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PIA Press Release

It's going to be watery summer

by Rey Anthony Chiu

Tagbilaran City (29 February) -- IT's going to be a watery summer it that would technically be a summer at all!

But if it's any consolation, there wont be storms, says Bohol chief meteorologist at the local weather station here.

Emmanuel Oronan, Philippine Atmospheric Geophysical and Astronomical Services Administration (Pagasa) says the weather aberration is due to the La Niņa.

Guesting the Kapihan sa PIA Thursday, Oronan came up with the La Nina situationer and expounded on the climate changes including the La Nina as experienced by the world and as brought about by the phenomena of global warming.

The La Niņa, which is a generally wet season caused by unusually lower and sometimes extensive cooling of the ocean-atmosphere as affected by different factors. This impacts in several areas across the globe, sometimes causing events that are generally associated with wetter conditions.

According to Oronan, as per latest La Nina advisory that his office received, the weather aberration intensity has gone from moderate to strong.

He said the La Niņa forecast could extend the wet climate from March to May, the summer months. Moreover, the rains may be relentless from July to August, when the rains dwindle to its normal conditions.

If this forecast would be true to the dot, then there could be no more summers the By this, rains in May, the hottest part of the year may be expected, one that could probably impact again on the local farming practices.

And when the rainy days officially start in June, it would not be announcing itself as the rains have emphatically preceded its coming.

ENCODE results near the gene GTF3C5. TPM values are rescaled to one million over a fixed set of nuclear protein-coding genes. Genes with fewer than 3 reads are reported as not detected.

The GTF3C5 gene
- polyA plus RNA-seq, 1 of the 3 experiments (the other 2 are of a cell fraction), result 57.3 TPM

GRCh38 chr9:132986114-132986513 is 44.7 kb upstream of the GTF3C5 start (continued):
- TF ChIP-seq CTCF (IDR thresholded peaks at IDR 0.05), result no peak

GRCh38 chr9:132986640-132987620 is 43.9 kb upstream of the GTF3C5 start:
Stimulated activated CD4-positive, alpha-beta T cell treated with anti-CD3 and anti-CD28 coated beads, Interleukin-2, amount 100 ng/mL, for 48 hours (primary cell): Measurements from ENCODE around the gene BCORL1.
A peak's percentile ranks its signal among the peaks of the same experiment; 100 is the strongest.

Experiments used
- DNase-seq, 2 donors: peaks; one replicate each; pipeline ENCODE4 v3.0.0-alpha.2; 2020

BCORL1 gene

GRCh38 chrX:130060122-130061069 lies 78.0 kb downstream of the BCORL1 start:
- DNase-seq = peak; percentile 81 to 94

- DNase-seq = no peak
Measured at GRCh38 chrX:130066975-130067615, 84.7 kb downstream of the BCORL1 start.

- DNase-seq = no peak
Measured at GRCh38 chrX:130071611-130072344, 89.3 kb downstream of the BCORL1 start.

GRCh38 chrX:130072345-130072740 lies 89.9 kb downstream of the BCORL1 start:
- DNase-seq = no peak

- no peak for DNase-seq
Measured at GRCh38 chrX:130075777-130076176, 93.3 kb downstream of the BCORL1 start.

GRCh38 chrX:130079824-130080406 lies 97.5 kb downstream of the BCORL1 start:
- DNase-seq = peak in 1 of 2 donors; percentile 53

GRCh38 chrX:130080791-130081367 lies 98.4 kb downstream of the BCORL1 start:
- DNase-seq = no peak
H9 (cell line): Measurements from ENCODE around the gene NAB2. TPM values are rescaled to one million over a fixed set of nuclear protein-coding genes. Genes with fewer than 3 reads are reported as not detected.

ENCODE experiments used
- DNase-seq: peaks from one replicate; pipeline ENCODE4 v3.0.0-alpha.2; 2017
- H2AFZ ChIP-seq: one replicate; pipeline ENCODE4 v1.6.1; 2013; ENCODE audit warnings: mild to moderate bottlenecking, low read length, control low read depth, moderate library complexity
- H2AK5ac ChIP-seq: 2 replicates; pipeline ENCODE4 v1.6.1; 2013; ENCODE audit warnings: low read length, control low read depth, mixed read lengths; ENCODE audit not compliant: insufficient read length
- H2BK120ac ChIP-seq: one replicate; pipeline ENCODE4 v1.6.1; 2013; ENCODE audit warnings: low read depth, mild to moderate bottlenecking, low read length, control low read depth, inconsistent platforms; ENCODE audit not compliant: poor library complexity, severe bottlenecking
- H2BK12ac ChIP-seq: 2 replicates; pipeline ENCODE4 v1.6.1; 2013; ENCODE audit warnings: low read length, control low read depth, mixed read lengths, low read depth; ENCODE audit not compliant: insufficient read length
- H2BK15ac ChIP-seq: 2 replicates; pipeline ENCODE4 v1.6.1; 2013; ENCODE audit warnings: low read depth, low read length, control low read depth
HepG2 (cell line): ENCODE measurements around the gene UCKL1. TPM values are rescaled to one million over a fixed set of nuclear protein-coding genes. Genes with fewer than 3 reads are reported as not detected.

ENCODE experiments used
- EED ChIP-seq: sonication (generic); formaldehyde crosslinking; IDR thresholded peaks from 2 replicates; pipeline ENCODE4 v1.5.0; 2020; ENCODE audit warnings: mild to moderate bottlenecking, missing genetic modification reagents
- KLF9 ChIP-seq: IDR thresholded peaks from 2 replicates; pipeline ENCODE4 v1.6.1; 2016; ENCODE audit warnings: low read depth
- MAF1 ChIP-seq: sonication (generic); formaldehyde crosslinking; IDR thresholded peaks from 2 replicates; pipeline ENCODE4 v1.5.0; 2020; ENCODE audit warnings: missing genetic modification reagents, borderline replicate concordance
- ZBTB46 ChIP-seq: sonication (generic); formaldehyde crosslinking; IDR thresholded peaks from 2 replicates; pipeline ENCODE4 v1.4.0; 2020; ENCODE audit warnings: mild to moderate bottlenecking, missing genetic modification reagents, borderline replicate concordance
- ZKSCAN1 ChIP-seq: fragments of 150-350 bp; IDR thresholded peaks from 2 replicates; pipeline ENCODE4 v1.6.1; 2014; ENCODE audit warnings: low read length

In fact, according to reports, the rains that came last month was above the normal 70 millimeters and in this month, Cebu weather monitors have recorded more than 100 millimeters of rainfall.

As this developed, weather forecasters here have been on the constant alert for rain induced landslides which may pose danger to lives and property.

Local disaster coordinating council here in tandem with the Office of the Civil Defense have strengthened their community based disaster alert system based on the newly crafted disaster maps.

At the forecast, the weather watchers would rather ask farmers to go shift for crops that could withstand the generally wet season through August.

Failure to do so may again prove disastrous to the local agricultural harvest and could impact not just on the farmer's projected income per planting season but on the local food production as well. (PIA) [top]

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